A coffee shop later opened in Accrington, Lancashire. Called the "Dutch Way" it was ran by Frank Mac, and his wife Margaret. It opened above their existing business in Warner Street, a tattoo parlour called Studio One. After some planning permission issues were resolved with the council, it was clear from a petition of over 1000 signatures,to be given to Prime Minister Tony Blair, from local residents and traders, that there was support for such a venture.

A police raid took place on the 10th October 2002, arresting one man for possession of cannabis. This did not close the coffeeshop - rather it intensified Mr Mac's resolve, who said "We must stand up for our rights. It's business as usual. It's war." and called for a mass demonstration in support of the legalisation of cannabis and introduction of coffee shops.

The enterprise had the support of at least some of the local councillors. Hyndburn councillor John Burke has been quoted as saying "I think it [cannabis] should be legalised and taxed. It would also take it away from the streets and put it into an environment like this [coffee shop] which is more adult based." He has joined forces with fellow councillor David Myles to call for an overhaul of drug legislation and to encourage local MPs to read and sign the Angel Decleration which seeks the outright repeal of drugs prohibition.


Former LCA candidate Chris Baldwin and associates went a step further and opened 2 coffeeshops in Worthing, a town on the South Coast of England. The first, Quantum Leaf, has been repeatedly raided and forced to close down, but Buddy's stayed open for business for some time before finally being shut down.

A brief account of the Quantum Leaf's battles, Chris' ongoing trial and the plentiful support of protesters from Worthing and beyond

The second, Buddies, was forced to close in August 2003 due to a week long police 'seige' , but not before it celebrated its first birthday on the 26th June 2003

Sahra Chalk telling the story of the Worthing coffeeshops Sept 2003 - 3.41MB MP3

Worthing coffeeshop - The verdict

From the LCA exec 9th January 2004

The Worthing coffeeshop court case has finished and sentence has been passed.

Chris Baldwin: 6 month sentence as a result of a previous suspended sentence of 15 months and 3 x 6 month sentences concurrent to that. The Judge has said he must not serve more than half of this (3 months) and that he had no alternative but to put him into custody.

Winston Mathews: 4x4 month suspended sentences, including possession of 1/4 kilo of grass and 1/4 kilo of hash and 2 cases of selling £10 deals to undercover police in the coffee shop.

Mark Benson: 6 months 12 hours curfew, for being involved with the running of the coffee shop.

None of them got any sentence or punishment for possession or personal amounts or for the cultivation of plants for medical and recreational use.

The Judge said "They should all be given credit for their guilty pleas" he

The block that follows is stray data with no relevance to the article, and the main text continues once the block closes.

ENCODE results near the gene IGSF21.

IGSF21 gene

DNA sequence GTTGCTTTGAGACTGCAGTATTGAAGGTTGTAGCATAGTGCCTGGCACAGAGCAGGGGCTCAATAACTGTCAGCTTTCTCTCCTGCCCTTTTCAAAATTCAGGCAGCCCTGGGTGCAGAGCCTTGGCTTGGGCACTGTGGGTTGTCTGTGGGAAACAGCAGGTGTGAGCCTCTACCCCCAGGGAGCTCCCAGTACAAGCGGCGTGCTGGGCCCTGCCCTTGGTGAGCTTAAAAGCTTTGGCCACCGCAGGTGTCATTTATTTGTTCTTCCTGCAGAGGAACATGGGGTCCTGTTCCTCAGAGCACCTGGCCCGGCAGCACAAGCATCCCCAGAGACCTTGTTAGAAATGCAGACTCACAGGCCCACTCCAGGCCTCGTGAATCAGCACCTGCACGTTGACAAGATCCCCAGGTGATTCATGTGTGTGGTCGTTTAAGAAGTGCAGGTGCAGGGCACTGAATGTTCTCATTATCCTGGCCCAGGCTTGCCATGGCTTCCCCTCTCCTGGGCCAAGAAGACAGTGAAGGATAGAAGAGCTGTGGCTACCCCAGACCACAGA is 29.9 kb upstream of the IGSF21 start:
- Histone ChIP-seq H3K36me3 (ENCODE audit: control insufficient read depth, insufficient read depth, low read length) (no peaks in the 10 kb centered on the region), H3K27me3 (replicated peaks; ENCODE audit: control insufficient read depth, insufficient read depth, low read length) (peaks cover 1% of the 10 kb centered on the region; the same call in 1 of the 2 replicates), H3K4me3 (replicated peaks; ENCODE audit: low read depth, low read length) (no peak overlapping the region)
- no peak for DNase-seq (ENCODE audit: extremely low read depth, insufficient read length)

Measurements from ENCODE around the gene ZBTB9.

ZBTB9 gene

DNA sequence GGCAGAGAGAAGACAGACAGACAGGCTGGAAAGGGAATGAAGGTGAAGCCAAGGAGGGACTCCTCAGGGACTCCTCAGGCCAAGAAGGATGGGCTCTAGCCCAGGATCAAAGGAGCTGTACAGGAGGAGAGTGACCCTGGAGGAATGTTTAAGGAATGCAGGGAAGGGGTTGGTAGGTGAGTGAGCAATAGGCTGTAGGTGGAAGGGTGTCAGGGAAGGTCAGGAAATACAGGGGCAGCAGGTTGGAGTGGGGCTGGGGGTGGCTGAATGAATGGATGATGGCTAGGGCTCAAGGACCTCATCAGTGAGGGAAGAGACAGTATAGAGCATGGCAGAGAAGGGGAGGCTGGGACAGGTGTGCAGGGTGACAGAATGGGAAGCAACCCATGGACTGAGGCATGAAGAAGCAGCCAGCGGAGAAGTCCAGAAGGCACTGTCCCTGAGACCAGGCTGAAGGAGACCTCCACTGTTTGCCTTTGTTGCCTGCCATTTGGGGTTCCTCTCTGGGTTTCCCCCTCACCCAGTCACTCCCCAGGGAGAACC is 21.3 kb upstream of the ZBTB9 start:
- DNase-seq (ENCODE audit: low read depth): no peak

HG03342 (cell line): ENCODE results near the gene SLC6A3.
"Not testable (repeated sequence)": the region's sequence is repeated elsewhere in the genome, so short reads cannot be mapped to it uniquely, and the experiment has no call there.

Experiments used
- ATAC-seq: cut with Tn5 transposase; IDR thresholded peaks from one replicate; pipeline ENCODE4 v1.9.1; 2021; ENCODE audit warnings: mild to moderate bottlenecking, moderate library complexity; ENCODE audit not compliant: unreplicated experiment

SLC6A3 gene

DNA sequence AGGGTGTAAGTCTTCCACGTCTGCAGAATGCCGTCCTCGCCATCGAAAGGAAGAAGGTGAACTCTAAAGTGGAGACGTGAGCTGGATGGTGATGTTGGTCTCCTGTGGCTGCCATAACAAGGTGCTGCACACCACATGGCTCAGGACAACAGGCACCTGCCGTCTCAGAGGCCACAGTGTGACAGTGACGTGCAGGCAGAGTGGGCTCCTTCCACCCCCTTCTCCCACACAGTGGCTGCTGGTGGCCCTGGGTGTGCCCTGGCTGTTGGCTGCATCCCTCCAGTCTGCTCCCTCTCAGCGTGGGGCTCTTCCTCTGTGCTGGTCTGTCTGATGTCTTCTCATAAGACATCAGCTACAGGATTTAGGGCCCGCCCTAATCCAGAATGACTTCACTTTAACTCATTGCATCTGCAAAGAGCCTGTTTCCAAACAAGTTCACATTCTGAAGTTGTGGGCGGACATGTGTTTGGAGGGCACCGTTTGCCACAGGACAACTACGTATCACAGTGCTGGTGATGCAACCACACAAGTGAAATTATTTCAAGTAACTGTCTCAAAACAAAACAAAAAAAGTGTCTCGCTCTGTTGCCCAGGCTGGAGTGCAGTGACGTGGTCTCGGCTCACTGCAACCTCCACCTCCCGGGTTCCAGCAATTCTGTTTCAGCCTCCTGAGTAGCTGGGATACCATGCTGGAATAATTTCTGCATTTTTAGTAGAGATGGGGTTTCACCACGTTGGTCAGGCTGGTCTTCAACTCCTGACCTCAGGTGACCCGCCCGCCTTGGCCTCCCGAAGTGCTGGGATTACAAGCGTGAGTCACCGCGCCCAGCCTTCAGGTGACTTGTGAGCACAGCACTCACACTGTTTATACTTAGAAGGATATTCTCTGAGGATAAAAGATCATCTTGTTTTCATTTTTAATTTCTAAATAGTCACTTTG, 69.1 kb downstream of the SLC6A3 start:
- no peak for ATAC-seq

accepted there was NO monetary motivation and accepted that they were all medical users and that they will probably continue to be, he said "Chris Baldwin was a sincere and honest person".

Worthing campaigners show support for Chris Baldwin

Whitehall, London 21st January 2004

A demonstration by friends and supporters of Chris Baldwin took place on Wednesday 21st January. Chris is serving a prison sentence as a result of his involvement with the Worthing coffeeshop project.

This report is just in from LCA member Sarah Chalk:

We(Dottie, Trev, Andy and myself) arrived, slightly late, to find the demo in full swing.

Immediately we were told that the media had been swarming to do interviews, most of the big news channels did interviews, with various demonstrators. The mood was great and I think we achieved our objective - to highlight Chris Baldwin's plight in HMP Highdown. The interviews continued, with Dottie Baldwin (age 81) receiving the attention she so rightly deserves. Before I arrived, one demonstrator was approached by the police and searched because he was smoking a joint. He had cannabis on him and the police confiscated it, but allowed him to continue demonstrating.(I am sure that Winston will fill you in on the detail).

On the whole, the police were very pleasant and thanked us for our co-operation. We moved down to Parliament Square, where we continued to demonstrate with many car horns tooting as they drove past. We left early, but a group of demonstrators remained, shouting their support for Chris Baldwin.


Chris Baldwin

Chris Baldwin addressing the LCA conference in 2003

Chris has suffered from spastic paraplegia since the age of seven, which causes leg tremors and he uses cannabis to ease these symptoms. We understand that because he has had no medicine since Friday, he is in quite a lot of discomfort.

He is now a free man again and is clear of all outstanding charges in relation to the coffeeshop experiment.

Purple Haze cafe raided

February 2004

Two men and a woman were arrested for alleged possession of cannabis at the Purple Haze Cafe in Edinburgh. It is understood that Paul Stewart, the owner of the café in Leith, was one of the three arrested.

Mr Stewart said he wanted to highlight the discrepancy between the way that the reclassification of the drug was being implemented on different sides of the border.

"In the rest of the UK the presumption of arrest has been taken away, but that presumption still remains in Scotland," he said.

Scottish Socialist Party MSPs Tommy Sheridan and Rosemary Byrne signed up to become members of the cafe.

Full story - BBConline

The cafe closed a few weeks later.